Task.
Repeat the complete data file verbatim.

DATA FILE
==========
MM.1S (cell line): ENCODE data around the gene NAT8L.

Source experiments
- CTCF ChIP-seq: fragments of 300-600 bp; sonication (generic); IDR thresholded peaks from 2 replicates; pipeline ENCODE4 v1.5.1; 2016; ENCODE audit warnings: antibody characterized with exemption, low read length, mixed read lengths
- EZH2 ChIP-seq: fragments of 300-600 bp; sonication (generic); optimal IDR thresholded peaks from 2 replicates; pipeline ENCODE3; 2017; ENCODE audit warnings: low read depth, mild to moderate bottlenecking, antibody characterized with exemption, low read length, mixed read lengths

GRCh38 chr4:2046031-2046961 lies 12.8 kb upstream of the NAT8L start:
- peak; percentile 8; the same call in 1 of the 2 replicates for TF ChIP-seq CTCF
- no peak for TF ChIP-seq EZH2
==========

MM.1S (cell line): ENCODE data around the gene NAT8L.

Source experiments
- CTCF ChIP-seq: fragments of 300-600 bp; sonication (generic); IDR thresholded peaks from 2 replicates; pipeline ENCODE4 v1.5.1; 2016; ENCODE audit warnings: antibody characterized with exemption, low read length, mixed read lengths
- EZH2 ChIP-seq: fragments of 300-600 bp; sonication (generic); optimal IDR thresholded peaks from 2 replicates; pipeline ENCODE3; 2017; ENCODE audit warnings: low read depth, mild to moderate bottlenecking, antibody characterized with exemption, low read length, mixed read lengths

GRCh38 chr4:2046031-2046961 lies 12.8 kb upstream of the NAT8L start:
- peak; percentile 8; the same call in 1 of the 2 replicates for TF ChIP-seq CTCF
- no peak for TF ChIP-seq EZH2